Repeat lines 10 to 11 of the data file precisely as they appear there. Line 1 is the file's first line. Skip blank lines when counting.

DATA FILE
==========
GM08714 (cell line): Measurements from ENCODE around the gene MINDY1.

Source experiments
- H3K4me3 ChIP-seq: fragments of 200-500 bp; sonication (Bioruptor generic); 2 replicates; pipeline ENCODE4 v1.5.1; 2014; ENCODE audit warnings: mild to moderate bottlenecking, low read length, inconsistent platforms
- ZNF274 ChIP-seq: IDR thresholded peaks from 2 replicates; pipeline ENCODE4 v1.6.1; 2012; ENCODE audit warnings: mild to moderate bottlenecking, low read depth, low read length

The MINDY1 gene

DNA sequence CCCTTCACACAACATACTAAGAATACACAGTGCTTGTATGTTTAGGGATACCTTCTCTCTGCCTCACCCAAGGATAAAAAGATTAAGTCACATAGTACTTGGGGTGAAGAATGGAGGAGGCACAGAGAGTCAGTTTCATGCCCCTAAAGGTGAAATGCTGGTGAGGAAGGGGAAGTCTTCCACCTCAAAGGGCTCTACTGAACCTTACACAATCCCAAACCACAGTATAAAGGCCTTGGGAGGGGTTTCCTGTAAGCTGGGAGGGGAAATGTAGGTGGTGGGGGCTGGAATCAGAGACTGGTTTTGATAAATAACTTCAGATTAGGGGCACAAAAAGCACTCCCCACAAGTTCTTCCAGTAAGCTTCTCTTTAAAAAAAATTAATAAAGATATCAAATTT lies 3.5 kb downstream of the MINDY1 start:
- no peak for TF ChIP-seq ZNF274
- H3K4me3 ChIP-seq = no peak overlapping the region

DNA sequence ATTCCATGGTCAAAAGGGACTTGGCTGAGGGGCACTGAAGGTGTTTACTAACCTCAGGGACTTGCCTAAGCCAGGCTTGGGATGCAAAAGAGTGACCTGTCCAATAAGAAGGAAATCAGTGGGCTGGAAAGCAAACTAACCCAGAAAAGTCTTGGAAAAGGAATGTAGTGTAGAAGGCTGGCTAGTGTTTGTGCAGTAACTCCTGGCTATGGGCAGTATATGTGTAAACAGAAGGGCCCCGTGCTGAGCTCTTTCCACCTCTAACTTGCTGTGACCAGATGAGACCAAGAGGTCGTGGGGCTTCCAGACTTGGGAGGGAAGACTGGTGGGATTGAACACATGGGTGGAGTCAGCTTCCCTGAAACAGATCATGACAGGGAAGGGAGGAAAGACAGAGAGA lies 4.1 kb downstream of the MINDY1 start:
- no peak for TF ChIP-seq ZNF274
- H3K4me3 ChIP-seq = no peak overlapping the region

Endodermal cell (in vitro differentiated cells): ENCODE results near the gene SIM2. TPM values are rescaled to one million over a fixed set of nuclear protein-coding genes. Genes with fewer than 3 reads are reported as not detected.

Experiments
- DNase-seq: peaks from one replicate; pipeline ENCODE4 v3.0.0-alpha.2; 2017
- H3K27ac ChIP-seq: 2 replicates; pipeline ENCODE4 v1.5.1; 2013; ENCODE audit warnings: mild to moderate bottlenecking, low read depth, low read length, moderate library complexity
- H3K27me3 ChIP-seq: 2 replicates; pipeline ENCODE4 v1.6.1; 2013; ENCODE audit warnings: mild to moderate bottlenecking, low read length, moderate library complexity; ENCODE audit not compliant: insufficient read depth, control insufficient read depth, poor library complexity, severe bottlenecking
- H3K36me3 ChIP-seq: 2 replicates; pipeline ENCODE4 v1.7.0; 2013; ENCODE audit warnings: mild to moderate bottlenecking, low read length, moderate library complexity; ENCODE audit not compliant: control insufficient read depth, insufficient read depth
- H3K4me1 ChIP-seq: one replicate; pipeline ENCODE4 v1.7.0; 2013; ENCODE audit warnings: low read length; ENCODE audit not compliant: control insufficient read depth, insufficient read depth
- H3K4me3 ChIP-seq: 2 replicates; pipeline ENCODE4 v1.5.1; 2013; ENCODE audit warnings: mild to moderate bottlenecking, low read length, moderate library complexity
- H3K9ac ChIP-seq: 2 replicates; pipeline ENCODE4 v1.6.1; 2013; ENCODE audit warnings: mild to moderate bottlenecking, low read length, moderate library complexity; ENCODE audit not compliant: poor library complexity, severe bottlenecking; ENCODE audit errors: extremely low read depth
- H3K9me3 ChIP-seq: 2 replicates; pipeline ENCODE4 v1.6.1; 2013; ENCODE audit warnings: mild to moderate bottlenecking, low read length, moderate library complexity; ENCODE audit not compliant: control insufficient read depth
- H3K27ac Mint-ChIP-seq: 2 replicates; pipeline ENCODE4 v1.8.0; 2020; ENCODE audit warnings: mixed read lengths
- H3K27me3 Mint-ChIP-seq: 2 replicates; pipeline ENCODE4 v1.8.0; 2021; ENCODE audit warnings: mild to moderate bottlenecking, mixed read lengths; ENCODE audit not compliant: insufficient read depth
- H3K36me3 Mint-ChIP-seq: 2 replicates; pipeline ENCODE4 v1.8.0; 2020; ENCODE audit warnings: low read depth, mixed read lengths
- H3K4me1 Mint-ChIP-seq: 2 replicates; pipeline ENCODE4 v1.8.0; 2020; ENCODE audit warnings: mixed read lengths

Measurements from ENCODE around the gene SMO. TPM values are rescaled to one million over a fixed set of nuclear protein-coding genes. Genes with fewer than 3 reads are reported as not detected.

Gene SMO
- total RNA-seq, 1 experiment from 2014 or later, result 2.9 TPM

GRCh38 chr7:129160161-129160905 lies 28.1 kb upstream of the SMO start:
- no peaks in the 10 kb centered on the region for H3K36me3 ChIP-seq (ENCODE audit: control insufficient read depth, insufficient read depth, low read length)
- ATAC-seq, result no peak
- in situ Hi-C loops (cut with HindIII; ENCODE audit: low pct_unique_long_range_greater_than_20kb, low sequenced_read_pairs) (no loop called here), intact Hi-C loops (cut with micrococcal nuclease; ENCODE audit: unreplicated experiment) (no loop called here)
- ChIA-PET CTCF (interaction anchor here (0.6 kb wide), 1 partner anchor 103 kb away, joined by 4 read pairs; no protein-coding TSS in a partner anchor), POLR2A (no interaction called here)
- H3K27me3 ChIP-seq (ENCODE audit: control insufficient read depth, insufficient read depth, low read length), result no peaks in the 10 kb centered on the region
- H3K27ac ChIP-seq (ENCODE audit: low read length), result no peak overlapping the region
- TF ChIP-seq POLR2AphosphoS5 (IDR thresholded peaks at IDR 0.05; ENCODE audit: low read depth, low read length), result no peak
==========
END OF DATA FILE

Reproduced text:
- no peak for TF ChIP-seq ZNF274
- H3K4me3 ChIP-seq = no peak overlapping the region